Purgatory and Praying for Faithful Departed Souls
I want to start out this month’s reflection with a question. Why do people wash their hands? Parents tell their kids to wash their hands before a meal or after playing outside. Hospitals have hand sanitizers everywhereso people can constantly wash their hands. Restaurants have signs that tell you to wash your hands. During this time of the pandemic, it is especially critical that you wash your hands. The practice of handwashing has health benefits. When you wash your hands, you wash away germs and bacteria that may cause illnesses. It not only keeps you healthy but also helps prevent illnesses from spreading.
In the spiritual life, we also need washing because we want to be clean in God’s presence. The Sacrament of Confession is one form of washing that cleans us from spiritual dirt, a.k.a., sins. But the Sacrament of Confession is only available to those who are living. What about those who have died? Is there still a chance for them to be washed? Yes, there is, and it’s called Purgatory. “Purgatory” is from the Latin word “purgare”, which means “to make clean” or “to purify.” Thus, we can call it a spiritual washing. Purgatory is a place (though not physical) where faithful souls can go to be washed clean after they have died if they still have some minor faults or some repayment they need to do for their sins. In other words, they go there to be washed because they still have some small dirt attached to them. The bad news is Purgatory cannot cleanse mortal sins. The good news is Purgatory is temporary. After time in Purgatory, the Holy Souls can go to Heaven to enjoy the eternal blessedness of God.
According to saints whom God allowed to see Purgatory, souls in there do suffer. Yet I think it is a good form of suffering because through the suffering souls are cleansed and can enjoy the presence of God. It is like a saying we have in English, “No pain, no gain.” No pain of being purified, no gain of God’s Heaven.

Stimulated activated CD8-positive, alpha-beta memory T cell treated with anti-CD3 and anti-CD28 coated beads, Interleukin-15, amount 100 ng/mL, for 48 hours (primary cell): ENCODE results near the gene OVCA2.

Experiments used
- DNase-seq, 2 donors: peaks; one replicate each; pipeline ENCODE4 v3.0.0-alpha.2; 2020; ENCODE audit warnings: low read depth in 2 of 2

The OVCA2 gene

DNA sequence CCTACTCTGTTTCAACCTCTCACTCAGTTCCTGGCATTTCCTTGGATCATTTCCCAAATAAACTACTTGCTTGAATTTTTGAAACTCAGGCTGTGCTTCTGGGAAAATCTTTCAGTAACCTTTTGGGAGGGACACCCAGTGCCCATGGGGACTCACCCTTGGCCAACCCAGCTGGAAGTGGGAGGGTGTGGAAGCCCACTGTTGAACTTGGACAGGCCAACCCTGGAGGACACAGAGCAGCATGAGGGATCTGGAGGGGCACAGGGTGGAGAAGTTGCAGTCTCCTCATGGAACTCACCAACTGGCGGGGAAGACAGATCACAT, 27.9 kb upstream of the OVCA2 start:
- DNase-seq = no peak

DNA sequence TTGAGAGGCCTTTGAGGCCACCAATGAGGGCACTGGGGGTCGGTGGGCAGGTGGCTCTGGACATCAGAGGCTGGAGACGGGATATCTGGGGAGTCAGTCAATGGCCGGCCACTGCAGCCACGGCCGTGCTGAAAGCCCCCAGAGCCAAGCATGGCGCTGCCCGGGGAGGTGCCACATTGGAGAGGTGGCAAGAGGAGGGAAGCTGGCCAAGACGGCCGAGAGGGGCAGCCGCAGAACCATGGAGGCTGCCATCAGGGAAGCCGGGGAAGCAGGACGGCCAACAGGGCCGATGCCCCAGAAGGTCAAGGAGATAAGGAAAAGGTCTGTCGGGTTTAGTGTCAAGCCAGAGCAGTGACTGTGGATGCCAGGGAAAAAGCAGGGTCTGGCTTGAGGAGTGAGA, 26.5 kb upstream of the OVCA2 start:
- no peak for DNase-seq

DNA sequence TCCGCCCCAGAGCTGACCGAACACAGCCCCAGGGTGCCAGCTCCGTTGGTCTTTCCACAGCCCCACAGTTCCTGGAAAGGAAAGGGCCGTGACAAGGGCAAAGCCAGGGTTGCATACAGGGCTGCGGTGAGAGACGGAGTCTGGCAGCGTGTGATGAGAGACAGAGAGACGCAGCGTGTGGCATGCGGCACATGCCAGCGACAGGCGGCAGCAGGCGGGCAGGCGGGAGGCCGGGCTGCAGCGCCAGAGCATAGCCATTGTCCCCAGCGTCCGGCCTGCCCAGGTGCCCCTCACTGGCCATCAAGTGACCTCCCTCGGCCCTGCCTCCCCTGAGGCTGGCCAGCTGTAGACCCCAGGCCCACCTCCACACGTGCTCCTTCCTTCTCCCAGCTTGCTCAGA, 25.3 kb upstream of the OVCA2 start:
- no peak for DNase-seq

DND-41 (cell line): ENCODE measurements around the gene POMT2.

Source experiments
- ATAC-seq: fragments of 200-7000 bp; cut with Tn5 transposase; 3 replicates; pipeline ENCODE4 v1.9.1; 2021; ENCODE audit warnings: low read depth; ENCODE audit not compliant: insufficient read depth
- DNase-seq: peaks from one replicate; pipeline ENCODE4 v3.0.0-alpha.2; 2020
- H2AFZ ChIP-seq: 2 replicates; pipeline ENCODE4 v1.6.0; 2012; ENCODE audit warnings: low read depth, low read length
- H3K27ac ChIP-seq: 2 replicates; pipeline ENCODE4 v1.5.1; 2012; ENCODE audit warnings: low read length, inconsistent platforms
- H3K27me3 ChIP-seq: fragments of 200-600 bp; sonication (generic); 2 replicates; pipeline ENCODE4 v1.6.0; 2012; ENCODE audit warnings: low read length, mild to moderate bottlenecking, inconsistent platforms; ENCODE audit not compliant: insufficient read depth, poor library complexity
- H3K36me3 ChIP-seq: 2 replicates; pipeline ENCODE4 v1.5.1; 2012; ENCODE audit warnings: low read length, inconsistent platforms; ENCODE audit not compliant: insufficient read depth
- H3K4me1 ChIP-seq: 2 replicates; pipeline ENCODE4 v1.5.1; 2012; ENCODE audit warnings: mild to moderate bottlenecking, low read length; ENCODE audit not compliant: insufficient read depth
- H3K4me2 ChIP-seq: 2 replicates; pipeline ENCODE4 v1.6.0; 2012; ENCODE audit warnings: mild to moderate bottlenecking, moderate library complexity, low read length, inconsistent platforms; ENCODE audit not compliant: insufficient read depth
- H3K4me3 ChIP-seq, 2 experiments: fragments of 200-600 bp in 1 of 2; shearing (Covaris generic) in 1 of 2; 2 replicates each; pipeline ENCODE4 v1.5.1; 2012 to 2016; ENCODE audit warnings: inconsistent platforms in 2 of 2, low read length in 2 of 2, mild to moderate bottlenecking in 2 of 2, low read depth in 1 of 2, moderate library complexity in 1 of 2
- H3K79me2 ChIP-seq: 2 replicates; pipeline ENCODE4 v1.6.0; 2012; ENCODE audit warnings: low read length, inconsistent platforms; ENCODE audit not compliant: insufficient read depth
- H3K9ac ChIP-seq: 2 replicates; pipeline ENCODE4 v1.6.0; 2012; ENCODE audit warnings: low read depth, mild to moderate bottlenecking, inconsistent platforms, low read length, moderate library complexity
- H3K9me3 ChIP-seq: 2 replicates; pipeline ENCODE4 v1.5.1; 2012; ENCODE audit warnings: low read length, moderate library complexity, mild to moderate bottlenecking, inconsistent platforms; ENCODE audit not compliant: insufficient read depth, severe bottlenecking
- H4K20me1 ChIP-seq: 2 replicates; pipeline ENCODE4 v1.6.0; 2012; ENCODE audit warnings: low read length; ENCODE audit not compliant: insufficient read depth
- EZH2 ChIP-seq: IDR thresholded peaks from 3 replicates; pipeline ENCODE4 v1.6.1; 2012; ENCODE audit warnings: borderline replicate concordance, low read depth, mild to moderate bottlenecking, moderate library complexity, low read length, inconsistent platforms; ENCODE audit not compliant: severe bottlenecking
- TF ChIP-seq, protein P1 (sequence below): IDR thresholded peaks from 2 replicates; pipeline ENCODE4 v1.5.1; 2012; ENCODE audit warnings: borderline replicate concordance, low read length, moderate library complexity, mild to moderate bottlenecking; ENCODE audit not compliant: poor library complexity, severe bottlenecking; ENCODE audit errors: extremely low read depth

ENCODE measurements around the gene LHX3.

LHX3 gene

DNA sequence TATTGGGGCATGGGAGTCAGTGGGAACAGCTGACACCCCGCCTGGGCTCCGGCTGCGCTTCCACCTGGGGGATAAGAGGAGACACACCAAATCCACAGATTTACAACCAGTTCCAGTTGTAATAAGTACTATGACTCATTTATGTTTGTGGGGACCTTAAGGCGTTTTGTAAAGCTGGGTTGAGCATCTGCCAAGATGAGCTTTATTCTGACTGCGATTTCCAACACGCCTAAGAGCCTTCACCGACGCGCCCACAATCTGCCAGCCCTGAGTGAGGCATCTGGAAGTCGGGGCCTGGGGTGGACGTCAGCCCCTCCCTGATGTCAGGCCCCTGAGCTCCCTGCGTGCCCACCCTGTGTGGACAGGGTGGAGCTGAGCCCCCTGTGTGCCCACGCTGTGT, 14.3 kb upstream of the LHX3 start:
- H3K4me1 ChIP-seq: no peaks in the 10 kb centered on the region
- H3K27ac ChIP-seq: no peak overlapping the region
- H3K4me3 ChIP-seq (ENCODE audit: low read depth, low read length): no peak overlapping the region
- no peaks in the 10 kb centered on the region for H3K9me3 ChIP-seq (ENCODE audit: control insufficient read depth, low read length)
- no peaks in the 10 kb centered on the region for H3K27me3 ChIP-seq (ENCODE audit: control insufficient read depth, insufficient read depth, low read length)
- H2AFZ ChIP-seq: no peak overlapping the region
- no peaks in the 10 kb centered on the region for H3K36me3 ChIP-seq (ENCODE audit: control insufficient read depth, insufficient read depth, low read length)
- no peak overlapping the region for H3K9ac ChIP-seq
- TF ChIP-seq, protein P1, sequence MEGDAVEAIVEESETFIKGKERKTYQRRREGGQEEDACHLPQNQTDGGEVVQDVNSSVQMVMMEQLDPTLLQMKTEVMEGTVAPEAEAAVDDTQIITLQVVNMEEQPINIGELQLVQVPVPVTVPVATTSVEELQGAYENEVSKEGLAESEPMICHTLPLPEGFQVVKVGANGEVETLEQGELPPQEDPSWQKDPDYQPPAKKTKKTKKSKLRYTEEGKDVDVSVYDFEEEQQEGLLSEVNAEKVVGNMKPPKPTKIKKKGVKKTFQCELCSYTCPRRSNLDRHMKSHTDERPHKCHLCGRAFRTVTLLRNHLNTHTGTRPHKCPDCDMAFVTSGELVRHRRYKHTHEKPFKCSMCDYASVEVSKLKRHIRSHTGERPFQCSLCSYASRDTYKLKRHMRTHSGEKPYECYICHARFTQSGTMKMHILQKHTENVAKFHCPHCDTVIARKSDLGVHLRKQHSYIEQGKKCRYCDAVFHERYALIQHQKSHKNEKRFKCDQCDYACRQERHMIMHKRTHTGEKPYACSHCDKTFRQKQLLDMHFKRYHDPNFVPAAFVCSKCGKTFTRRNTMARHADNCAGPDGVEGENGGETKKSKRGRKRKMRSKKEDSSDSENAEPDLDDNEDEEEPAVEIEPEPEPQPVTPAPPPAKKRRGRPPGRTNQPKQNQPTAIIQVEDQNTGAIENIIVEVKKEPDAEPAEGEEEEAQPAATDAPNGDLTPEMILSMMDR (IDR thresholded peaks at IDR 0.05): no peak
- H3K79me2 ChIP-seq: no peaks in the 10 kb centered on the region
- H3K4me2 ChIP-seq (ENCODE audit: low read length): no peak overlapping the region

Can we help them? We certainly can. That is the wonder of the mystery of the Communion of Saints. It is a big phrase, but don’t worry. “Communion of Saints” simply means that the saints in Heaven, the faithful souls in Purgatory, and us here on Earth are connected and can share with one another our spiritual goods. Imagine that you are standing in the checkout line in a grocery store. The person in front of you is paying for their grocery, but unfortunately, they are a few dollars short of the total payment. You step up and help the person by offering those few dollars so that they can make the purchase. We can help the souls in Purgatory in a similar manner. We can offer our prayers and sacrifices to God to implore God’s mercy on them. With God’s mercy, they can exit Purgatory sooner to enjoy the eternal happiness with God. It is a huge act of charity toward them, and it is a spiritual work of mercy: praying for the living and the dead.
|Eternal rest grant unto them, O Lord, and let perpetual light shine upon them. May the souls of all the faithful departed, through the mercy of God, rest in peace.|
There are many souls in Purgatory who still need that little bit of help from us to reach Heaven. The Church has designated the month of November for us to do just that. So, let us use the time of this month to pray and sacrifice for these souls, so that they can quickly be in Heaven with God.
Các hoạt động của Dòng trong 3 tháng tới:
1. November 7th, 2020: Priestly Ordination of Br. Anthony Viet Nguyen, CSsR, and Br. Joakim Loc Nguyen, CSsR
2. December 31, 2020: Diaconate Ordination of Brs. Vincent Quan Nguyen, CSsR, John the Baptist Hai Dang Khong, CSsR, Joseph Truong Nguyen, CSsR, Francis Xavier Loi Nguyen, CSsR
Please keep these men in your prayers.
Bao Tran, CSsR